(Bloomberg) -- The European Union paved the way for companies including Tesla Inc. and BMW AG to get about 2.9 billion euros ($3.5 billion) of state aid for battery projects that will strengthen the bloc’s position in the race to produce more electric vehicles.The European Commission expects the support to trigger more than three times as much private investment, bringing the total spent to about 12 billion euros. The aid will go to 42 companies across a dozen countries, with beneficiaries also including Fiat Chrysler owner Stellantis NV and startup Northvolt AB.The 27-nation bloc plans to slash greenhouse gas emissions from transport under the European Green Deal, an ambitious economic overhaul aimed at reaching climate neutrality by 2050. Along the way, the EU wants to reduce its reliance on EV batteries from Asian producers. The value of Europe’s battery market will reach 250 billion euros by 2025 and meet demands from the auto industry, according to the commission.“Europe will cement in this way its position as a global hot spot for battery investment,” European Commission Vice President Maros Sefcovic said. “This pan-European project will help revolutionize the battery market.”More information about the amount of aid going to each project will be available in the public version of the Commission’s decision once it has agreed with member states and third parties on any confidential business secrets that need to be removed.Aid for the projects, which are expected to be completed by 2028, will be disbursed by countries including Finland, Spain, France and Poland, and was coordinated by Germany. It follows a 3.2 billion-euro package to support a total of 9 billion euros of public and private spending that was coordinated by France and approved in December 2019.Pouring InBattery investment has poured in as Europe’s stricter pollution standards forces carmakers to embrace electric cars and limit carbon-dioxide emissions. BloombergNEF is forecasting 1.9 million sales of plug-in hybrid and battery-electric vehicles in Europe this year, topping China and almost quadrupling the total expected in North America.As part of the Green Deal, the EU wants to toughen its 2030 emissions-reduction target to at least 55% from 1990 levels, compared with the existing goal of a 40% cut. The overhaul is a key pillar of the region’s strategy to recover from the virus-induced recession.European policy makers are aware the bloc’s key industries risk falling behind if they don’t fill manufacturing gaps in energy-storage technology. Lithium-ion batteries will power plug-in cars and also help balance electric grids transmitting renewable energy including wind and solar.The battery initiative announced Tuesday got priority status as an Important Project of Common European Interest, or IPCEI. It will involve research and development of new technologies to reduce or completely eliminate cobalt or natural graphite and replace it with synthetics.The projects will cover the entire battery value chain, from extraction of raw materials, design and manufacturing of battery cells and packs, and recycling and disposal. The aid is expected to contribute to development of technological breakthroughs, including different cell chemistries, novel production processes and other innovations.Tesla’s AmbitionsTesla Chief Executive Officer Elon Musk has said the electric-car maker plans to add a battery-cell production facility at the vehicle-assembly plant it’s building near Berlin. The site will initially have capacity of more than 100 gigawatt-hours a year and eventually ramp up to as much as 250 gigawatt-hours, Musk said during a battery conference in November.“I’m pretty confident at that point it would be the largest battery-cell plant in the world,” Musk said. He didn’t give time frames for when he expects the facility to reach those capacity levels.The factory Tesla is building in the small town of Gruenheide will be the company’s first in Europe. It’s slated to start making vehicle in the middle of this year and eventually assemble as many as 500,000 cars annually. While construction is far along, the company is still awaiting final approval for the project from local authorities. It also has been hung up by environmental groups’ legal challenges.Other carmakers investing in European battery production include PSA Group, which merged with Fiat Chrysler to form Stellantis. It set up a joint venture called Automotive Cells Company with French oil giant Total SA’s Saft unit in September. Sweden’s Northvolt will operate a plant with Volkswagen AG in Germany, with BMW also participating in the project and ordering billions’ worth of batteries from the startup.Asian battery giants including South Korea’s LG Chem Ltd., Japan’s Panasonic Corp. and China’s Contemporary Amperex Technology Co. Ltd. also have said they’re going to set up or expand operations in the region.(Updates to add that the amount of aid per project is being released later in the fifth paragraph.)For more articles like this, please visit us at bloomberg.comSubscribe now to stay ahead with the most trusted business news source.©2021 Bloomberg L.P.
3 million fewer new cars were registered across the EU last year due to the COVID-19 pandemic.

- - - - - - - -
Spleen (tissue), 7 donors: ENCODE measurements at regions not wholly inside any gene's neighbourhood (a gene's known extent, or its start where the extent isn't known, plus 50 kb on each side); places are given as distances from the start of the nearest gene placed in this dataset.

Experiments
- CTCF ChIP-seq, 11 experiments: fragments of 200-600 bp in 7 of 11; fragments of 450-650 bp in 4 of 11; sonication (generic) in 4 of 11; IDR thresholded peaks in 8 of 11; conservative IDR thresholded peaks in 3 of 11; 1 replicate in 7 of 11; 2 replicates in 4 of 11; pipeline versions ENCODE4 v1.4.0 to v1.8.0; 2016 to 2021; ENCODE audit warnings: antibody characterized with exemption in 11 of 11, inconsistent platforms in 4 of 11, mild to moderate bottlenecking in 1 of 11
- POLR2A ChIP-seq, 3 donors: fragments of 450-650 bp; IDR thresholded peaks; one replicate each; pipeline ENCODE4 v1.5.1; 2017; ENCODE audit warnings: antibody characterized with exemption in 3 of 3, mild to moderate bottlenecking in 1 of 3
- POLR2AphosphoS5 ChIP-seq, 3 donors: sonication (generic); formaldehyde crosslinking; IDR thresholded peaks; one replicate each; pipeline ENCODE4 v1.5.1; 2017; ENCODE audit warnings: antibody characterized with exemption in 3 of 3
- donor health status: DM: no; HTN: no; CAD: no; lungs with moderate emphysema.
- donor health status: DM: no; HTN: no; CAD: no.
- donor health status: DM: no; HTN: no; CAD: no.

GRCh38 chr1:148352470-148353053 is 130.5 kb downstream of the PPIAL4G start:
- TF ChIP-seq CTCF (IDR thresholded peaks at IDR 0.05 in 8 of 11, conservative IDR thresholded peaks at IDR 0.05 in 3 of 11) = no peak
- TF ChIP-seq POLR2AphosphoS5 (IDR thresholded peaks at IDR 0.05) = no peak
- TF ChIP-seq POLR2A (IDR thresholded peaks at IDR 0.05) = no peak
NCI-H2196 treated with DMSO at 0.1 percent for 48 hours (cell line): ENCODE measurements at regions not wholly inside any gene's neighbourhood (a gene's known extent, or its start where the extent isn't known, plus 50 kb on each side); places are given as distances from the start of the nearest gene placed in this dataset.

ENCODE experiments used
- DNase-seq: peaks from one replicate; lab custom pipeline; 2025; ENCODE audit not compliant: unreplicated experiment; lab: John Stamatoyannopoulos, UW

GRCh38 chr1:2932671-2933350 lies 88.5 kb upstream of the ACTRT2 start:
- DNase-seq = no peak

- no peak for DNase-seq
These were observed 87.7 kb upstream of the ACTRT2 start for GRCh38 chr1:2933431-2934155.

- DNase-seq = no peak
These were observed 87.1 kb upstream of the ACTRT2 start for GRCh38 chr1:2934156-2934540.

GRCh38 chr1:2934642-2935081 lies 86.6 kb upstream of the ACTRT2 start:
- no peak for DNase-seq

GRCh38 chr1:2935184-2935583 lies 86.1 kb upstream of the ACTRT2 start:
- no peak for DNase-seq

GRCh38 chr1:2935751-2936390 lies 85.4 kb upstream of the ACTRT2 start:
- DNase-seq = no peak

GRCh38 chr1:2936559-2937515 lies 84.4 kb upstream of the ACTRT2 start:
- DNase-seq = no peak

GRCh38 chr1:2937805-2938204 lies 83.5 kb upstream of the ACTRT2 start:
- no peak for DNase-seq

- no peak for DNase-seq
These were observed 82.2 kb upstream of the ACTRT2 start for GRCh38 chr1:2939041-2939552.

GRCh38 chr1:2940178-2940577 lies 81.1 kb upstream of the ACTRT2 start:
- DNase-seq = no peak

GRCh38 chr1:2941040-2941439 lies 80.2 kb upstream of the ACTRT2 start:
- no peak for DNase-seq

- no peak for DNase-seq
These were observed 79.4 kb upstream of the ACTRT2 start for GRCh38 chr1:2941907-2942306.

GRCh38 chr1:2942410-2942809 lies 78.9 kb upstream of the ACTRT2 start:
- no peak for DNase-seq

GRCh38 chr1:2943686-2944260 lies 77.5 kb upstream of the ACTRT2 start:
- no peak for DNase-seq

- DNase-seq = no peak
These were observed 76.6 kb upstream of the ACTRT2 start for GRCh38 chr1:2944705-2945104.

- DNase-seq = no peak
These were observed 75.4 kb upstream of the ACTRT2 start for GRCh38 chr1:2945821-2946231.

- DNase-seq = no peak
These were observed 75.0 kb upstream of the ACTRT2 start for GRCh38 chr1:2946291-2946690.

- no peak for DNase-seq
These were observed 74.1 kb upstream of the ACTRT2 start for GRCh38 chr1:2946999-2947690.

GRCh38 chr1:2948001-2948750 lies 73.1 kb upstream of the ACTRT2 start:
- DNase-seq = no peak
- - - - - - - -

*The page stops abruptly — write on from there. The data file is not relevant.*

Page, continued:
(Bloomberg) -- Mobileye NV is using the chip-making prowess of parent Intel Corp. to build laser sensors it says will make self-driving cars cheap enough to sell to retail buyers by 2025.The Jerusalem-based company, which was acquired by Intel in 2017, has about 80% of the global market for advanced driver-assistance vision systems. It’s trying to parlay its dominance in camera-based car technology into a full self-driving sensor suite, including radar and costly laser sensors known as lidar that Mobileye aims to manufacture in-house using an Intel silicon chip.Cameras and software the Intel division makes currently power car features that help drivers overcome blindspots or stay in their lanes. The company has been growing quickly, and its technology is among the most widely-deployed in fledgling efforts to shift the auto industry to autonomous vehicles.But it’s still a very small part of Intel, which had annual sales of $72 billion last year.Intel Chief Executive Officer Bob Swan has praised the division’s efforts and cited it as example of how the chipmaker is diversifying away from a dependence on the personal-computer market. For Mobileye to make an impact on Intel overall, it’ll have to find products that can be used in tens of millions of new cars and rake in billions of dollars of revenue.More Than CamerasMobileye CEO Amnon Shashua says the company is on track to do just that.“The ultimate holy grail is that everyone can go and purchase a car and have that car be autonomy enabled,” he said in an interview with Bloomberg Television. “That’s a dream that can come true in the 2025 time frame. We are in serious discussions with several car manufacturers to start taking this kind of technology.”Demand for Mobileye’s software-on-a-chip system has exploded as carmakers add more cameras to vehicles for advanced features such as pedestrian detection. Automakers from General Motors Co. to BMW AG to Nissan Motor Co. rely on Mobileye tech for advanced driver-assist features, like Nissan’s ProPilot or GM’s Super Cruise, according to Sam Abuelsamid, principal analyst with Guidehouse Insights, a research company.Mobileye Leveraging Sales to Fund Self-Driving Tech DevelopmentBut Abuelsamid questions the idea that so-called level four technology -- which allows automated driving in limited areas -- is only four years away from showing up in car-dealer showrooms.“We’ll see some level four stuff in that same time frame, but it’s going to be fairly limited,” he said. The capability “for consumer use is still going to be more limited to things like long-distance highway driving” on high-end vehicles.New Laser TechMobileye sees a business for full self-driving tech as soon as 2022, when it plans to sell its first level-four systems to commercial robotaxi operators and install it in its own fleet of driverless vehicles. The company has an agreement with Volkswagen AG and Champion Motor Group Inc. to deploy robotaxis in Tel Aviv. For that system, it will use lidar from Luminar Technologies Inc., which went public in a $3.4-billion reverse merger last month.The Intel unit’s longer-term goal for retail-market vehicles doesn’t involve Luminar. Instead, Mobileye envisions using a different laser tech still under development called FMCW, which stands for frequency modulated continuous wave. Proponents claim this is more accurate because it can capture the speed of an object as well as its distance from the car.Putting FMCW on an Intel chip will also make it cheaper, said Jack Weast, vice president of automated vehicle standards at Mobileye.“You combine all this together, and now we’re talking about a self-driving system that is at a cost level that would fit into a vehicle that you and I could afford,” he said.Not everyone believes FMCW is the best lidar option for self-driving systems. Automotive tech supplier Aptiv Plc, for example, is taking a radar-centric approach that can use other types of lidar to achieve competitive performance and cost, it has said.“I don’t think we know yet what the best solution is, I think it’s too early to tell,” said Abuelsamid. “There’s some other stuff out there that shows real potential as well that might be ready sooner.”For more articles like this, please visit us at bloomberg.comSubscribe now to stay ahead with the most trusted business news source.©2021 Bloomberg L.P.